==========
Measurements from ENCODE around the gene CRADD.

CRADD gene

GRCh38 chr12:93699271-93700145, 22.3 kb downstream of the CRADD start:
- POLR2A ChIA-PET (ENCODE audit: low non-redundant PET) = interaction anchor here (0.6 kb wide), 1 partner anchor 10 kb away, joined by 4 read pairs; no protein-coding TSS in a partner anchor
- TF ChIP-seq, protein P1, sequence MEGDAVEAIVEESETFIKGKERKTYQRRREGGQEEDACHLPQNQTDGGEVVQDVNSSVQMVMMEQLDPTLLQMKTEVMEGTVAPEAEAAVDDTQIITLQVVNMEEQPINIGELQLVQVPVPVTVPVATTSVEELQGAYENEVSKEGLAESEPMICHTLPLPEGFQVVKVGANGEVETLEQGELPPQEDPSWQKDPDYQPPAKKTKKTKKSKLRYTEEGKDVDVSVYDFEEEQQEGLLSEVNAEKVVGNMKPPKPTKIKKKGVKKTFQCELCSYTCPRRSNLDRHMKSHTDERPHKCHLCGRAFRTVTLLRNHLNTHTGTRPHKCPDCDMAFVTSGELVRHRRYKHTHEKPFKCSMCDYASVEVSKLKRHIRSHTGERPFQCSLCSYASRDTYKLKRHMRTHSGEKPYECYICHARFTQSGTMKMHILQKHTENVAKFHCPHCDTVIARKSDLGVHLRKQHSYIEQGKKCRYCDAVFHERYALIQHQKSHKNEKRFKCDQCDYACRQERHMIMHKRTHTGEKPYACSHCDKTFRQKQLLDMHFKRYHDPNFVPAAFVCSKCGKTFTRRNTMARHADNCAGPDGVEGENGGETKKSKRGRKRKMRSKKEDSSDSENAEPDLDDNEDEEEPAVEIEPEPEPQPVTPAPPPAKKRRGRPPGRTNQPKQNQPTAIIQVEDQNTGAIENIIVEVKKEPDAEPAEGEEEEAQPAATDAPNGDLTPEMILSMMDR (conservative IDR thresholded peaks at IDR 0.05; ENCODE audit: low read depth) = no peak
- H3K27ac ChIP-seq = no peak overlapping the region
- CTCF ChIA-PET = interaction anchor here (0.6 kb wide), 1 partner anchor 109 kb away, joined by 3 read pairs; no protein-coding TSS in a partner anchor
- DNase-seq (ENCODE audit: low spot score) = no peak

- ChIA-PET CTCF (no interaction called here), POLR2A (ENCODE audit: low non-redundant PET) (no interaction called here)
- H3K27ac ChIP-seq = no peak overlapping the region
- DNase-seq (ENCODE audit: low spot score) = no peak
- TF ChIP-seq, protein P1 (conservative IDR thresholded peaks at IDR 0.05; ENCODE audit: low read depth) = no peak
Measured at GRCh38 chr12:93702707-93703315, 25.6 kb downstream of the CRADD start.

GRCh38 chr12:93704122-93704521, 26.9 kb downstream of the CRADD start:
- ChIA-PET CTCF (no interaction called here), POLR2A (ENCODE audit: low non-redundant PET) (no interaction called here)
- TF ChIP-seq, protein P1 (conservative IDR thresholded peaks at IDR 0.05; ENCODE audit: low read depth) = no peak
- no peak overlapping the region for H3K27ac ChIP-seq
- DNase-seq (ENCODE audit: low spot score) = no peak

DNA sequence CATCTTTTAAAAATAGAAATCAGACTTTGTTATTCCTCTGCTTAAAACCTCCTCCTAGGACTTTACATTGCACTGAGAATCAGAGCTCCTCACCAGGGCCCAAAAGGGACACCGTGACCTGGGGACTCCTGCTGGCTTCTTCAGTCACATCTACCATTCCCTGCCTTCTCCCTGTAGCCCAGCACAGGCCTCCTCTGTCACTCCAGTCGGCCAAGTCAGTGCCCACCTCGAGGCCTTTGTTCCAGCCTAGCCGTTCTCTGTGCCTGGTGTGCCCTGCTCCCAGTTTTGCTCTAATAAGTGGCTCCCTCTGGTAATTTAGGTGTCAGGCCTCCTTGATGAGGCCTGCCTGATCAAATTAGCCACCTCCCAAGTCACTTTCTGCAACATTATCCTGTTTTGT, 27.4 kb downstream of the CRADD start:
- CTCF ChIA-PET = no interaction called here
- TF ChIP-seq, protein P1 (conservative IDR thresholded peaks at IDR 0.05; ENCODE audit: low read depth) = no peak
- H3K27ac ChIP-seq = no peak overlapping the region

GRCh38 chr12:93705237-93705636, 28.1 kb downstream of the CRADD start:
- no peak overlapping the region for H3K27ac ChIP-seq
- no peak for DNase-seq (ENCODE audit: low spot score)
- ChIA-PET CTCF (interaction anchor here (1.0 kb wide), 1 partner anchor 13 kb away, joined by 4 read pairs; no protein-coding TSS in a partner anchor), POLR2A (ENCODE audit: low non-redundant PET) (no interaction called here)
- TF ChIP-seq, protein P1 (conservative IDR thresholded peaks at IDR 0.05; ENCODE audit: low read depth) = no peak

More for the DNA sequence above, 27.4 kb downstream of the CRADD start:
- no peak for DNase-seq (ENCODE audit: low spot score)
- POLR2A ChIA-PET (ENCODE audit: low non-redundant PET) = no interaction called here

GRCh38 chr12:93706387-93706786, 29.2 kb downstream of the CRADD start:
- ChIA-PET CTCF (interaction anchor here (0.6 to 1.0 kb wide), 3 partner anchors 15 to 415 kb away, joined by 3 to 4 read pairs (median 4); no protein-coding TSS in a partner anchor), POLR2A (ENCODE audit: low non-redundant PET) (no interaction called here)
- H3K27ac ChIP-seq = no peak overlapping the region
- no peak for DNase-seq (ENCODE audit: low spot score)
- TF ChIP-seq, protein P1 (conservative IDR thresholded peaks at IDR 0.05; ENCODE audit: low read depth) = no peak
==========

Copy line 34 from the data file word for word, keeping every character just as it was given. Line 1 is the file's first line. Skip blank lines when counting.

- no peak for DNase-seq (ENCODE audit: low spot score)